Redhouse's 'The Penguin Tango' is the start of something bigger

Review: A flamboyant, whimsical tale still in its infancy hits its stride and sparks important social conversations.

Editor's note: This review originally appeared at Green Room Reviews on October 25, 2014.

Homosexual penguins, a flamingo dressed like Elton John and a polar bear wearing ballet flats are just a few of the characters you’ll see frenetically flouncing around the stage at the Redhouse Arts Center’s endearing production of The Penguin Tango.

Playwright and director Stephen Svodoba warmly welcomed the audience at Friday night’s production.

The plot is based off the story of actual penguins Roy and Silo. This same-sex male pair mated at New York City’s Central Park Zoo. They were eventually given the egg of another couple that could not hatch two at a time and they raised the chick, Tango, as their own.

The set was simple. The Redhouse’s intimate stage was transformed into a penguin exhibit. Rock formations sat on stage right, while stage left had a recreation of a flimsy plastic door that animals use to go into their indoor areas at zoo exhibits.

The Penguin Tango, of course, takes many artistic liberties from Roy and Silo’s real life story. The penguins read Cosmopolitan and wear makeup. The set has couches and armchairs on which the penguins sit. The costumes are made of intermixed black and white clothes that reflect each character’s shtick.

Monitors above the stage displayed the titles of each small chapter of the play. An announcer’s voice, with a thick German accent, sets the scene as a penguin exhibit at the Bremerhaven Zoo.

This weekend's production, which felt straight out of an experimental Chelsea theater, was without a doubt over-the-top. Within the first few minutes, Wendell –- played by Steve Hayes -– came on stage and immediately broke the fourth wall by giving the audience a tour of the exhibit and introductions of the different penguin characters. For two full minutes, Wendell felt forcedly flamboyant and overacted as he presented the different characters and his communist ideals. But my doubts soon disappeared, as the whimsical tone of the play began to fit all together. In fact, Hayes’s performance as Wendell was outstanding, his jokes perfectly delivered throughout the night.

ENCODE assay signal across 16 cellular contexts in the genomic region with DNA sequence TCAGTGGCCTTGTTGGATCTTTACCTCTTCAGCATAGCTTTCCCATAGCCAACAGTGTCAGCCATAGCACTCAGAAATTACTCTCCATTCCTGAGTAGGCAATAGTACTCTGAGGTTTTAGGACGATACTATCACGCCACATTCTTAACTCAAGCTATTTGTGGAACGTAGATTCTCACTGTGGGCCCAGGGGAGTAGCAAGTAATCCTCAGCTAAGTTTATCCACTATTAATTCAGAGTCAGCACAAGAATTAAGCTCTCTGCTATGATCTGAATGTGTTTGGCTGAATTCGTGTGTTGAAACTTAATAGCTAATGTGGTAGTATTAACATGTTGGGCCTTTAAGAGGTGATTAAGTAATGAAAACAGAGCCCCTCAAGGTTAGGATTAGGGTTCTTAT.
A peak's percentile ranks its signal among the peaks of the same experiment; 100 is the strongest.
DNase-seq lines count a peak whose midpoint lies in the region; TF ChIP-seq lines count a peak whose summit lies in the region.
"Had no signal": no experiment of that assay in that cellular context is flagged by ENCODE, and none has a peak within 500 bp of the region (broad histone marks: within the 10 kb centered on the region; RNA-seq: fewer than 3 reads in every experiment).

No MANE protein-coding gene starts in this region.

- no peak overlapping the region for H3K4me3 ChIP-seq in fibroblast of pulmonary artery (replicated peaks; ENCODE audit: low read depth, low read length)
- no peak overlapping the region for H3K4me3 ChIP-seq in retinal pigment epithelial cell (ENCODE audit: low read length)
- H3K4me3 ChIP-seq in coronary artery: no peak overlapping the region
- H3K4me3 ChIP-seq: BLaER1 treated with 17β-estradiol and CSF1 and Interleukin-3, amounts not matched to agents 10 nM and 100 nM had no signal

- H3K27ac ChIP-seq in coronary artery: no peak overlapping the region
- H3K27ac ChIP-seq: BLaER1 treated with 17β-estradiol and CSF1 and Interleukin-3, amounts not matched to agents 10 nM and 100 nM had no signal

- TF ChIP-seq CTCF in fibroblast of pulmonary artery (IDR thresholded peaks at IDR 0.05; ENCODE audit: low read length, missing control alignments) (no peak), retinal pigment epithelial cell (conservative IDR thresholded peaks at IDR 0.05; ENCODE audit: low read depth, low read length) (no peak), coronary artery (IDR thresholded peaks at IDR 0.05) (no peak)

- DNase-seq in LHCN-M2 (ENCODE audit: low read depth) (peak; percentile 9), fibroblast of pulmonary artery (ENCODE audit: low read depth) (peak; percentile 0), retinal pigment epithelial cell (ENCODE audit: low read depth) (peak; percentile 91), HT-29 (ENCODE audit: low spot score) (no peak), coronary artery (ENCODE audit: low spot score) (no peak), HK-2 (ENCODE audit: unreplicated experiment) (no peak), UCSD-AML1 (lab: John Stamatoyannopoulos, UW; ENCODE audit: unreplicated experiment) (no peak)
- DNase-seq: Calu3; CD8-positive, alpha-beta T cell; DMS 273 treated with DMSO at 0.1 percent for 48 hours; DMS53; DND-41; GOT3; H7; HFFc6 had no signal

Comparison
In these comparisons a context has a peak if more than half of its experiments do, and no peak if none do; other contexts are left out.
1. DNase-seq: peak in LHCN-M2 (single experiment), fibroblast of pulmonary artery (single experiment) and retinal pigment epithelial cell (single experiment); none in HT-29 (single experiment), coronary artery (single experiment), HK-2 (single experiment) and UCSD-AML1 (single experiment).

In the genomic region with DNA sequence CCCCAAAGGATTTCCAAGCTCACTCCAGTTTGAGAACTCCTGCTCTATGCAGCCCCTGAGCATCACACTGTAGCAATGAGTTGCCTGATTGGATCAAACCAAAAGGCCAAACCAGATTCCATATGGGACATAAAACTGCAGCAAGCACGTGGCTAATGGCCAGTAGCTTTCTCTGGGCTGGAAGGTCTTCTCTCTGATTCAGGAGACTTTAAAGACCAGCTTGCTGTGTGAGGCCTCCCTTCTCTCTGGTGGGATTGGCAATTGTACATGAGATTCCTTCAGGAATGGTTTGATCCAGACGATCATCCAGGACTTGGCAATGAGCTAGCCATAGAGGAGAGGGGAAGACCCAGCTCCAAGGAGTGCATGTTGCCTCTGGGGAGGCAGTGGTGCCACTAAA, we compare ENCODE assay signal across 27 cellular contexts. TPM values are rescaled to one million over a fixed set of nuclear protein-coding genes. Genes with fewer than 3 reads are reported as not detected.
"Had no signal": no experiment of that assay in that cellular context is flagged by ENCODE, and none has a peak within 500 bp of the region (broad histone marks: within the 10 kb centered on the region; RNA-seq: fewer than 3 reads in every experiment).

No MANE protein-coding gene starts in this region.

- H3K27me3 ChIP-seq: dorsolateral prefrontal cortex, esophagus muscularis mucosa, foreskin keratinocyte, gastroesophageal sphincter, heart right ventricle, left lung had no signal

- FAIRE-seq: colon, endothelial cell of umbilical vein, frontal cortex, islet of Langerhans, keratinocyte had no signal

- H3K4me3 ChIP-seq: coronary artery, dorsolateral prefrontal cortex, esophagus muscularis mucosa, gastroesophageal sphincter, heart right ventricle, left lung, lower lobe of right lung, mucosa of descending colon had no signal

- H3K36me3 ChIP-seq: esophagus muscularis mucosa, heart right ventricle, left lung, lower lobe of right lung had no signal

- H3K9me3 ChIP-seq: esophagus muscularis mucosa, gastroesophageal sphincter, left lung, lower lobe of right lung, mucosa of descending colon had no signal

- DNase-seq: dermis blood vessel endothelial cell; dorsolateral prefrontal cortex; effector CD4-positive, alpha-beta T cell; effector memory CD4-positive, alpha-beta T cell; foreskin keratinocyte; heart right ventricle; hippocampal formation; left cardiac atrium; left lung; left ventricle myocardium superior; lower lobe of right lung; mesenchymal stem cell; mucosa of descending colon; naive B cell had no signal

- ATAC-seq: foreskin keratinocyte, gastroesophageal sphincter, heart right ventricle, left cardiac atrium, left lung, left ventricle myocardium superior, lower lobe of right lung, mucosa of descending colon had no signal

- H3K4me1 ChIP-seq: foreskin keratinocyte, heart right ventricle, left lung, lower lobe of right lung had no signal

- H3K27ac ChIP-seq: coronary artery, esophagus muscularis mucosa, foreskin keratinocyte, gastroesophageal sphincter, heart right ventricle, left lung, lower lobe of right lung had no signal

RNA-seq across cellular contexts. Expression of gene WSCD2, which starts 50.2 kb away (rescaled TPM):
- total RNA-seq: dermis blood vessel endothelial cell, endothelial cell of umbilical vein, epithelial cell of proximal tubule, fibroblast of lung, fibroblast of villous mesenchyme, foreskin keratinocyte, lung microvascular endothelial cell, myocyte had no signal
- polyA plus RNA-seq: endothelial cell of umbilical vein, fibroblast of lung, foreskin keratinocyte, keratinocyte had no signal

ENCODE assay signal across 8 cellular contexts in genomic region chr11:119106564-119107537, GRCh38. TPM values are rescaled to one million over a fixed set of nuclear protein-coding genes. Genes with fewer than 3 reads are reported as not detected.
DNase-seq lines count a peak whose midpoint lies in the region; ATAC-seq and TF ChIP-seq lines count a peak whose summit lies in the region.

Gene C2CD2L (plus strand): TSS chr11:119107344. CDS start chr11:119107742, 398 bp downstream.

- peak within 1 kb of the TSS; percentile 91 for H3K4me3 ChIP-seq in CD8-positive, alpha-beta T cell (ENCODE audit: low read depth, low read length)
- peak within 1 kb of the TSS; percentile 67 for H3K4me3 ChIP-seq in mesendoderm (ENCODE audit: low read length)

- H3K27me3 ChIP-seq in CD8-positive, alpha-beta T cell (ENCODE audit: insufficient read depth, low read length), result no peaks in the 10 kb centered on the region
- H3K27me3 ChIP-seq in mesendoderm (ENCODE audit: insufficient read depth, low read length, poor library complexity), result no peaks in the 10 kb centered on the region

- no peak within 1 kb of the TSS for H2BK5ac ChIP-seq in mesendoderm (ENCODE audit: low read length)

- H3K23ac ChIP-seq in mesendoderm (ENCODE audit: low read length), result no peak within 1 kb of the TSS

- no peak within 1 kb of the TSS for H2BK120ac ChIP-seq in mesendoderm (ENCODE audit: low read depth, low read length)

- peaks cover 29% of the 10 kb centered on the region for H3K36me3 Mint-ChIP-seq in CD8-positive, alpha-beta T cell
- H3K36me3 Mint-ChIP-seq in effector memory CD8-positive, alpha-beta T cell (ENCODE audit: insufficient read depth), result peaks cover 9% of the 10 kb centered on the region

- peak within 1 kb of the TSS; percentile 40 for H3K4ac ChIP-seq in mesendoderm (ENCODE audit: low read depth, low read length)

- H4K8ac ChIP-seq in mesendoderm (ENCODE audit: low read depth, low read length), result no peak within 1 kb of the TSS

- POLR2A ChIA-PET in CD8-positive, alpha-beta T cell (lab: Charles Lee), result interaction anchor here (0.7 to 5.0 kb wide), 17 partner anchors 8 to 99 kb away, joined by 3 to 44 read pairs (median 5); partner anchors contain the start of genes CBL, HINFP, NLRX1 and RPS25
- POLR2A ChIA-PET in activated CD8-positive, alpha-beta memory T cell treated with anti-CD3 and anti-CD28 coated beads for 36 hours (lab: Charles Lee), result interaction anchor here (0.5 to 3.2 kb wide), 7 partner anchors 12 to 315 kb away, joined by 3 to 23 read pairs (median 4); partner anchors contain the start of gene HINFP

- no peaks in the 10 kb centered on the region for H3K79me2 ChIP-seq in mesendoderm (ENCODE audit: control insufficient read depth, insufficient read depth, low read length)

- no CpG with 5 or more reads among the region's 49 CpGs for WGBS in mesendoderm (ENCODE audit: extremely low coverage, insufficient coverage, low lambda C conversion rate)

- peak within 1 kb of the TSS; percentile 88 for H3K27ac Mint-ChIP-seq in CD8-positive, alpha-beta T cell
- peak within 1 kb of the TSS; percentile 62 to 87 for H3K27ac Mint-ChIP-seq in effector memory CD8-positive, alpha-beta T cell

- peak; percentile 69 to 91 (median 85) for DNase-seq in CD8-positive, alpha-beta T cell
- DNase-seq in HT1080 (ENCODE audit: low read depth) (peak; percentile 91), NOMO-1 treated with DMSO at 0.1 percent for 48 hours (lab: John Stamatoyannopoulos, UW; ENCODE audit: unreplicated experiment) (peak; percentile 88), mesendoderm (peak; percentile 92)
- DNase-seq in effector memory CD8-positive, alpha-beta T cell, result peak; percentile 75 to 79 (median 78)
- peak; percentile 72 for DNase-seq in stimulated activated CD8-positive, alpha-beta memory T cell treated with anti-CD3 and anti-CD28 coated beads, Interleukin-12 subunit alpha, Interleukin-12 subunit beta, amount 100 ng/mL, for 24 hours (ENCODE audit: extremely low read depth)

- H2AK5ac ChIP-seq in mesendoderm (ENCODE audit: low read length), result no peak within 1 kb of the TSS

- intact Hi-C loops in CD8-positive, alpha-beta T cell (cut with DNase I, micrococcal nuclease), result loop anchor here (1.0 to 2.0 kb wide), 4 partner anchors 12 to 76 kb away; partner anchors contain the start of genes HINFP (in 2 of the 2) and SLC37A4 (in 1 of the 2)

What I had briefly mistaken for overacting was rather a means of presenting characters that were larger than life. Laura Austin dazzled as Dia –- a self-described “chick-making machine” female penguin from Sweden who is brought in to break up Roy and Silo. Other penguin characters included the aggressive Gomez; the Shakespeare-spouting Giovanni; the oddball Curly; Wendell’s partner, Cass; and the pair at the center of it all, Royale and Silo. The penguins were visited by flamboyant flamingo Phillipe and prancing polar “bear,” Gus –- a play off of the gay culture definition of a rugged, hairy man. Yes, the characters were loud and large, but every single actor on the stage committed.

The campiness of the play helps bolster the social message it is trying to drive home. The play, through penguin mating habits, breaks down traditional notions of gender and sexuality. The characters initially seem to embody stereotypes of the “sassy gay,” but then progressively defy this trope as they transform from cheeky penguins and come to represent real people, with complicated sexual and gender identities. Their struggles in the zoo –- as zookeepers use the “pray-the-gay-away” type conversion therapy to try to force Royale to mate with Dia instead of Cass –- mirror societal forces that oppress non-heteronormative people.

The story, while staying lighthearted, tackles themes like societal induced sexual self-loathing and fear of being different, but, above all, it tells a straightforward story of enduring love.

In typical Redhouse fashion, the production is more than just a show; it is meant to promote dialogue and raise awareness. Different speakers will attend each night to participate in post-show talkbacks.

The Redhouse’s undertaking of this project is commendable. Syracuse is not Chicago, Los Angeles nor New York City, but the success of this production, proves that progressive, experimental shows like this need not be confined to those markets. The Penguin Tango, which has only been performed at the New York Fringe Festival prior to this production, feels like the start of something bigger: a play that could be successful and spark important conversations.

Photo by Keirsten Burrows

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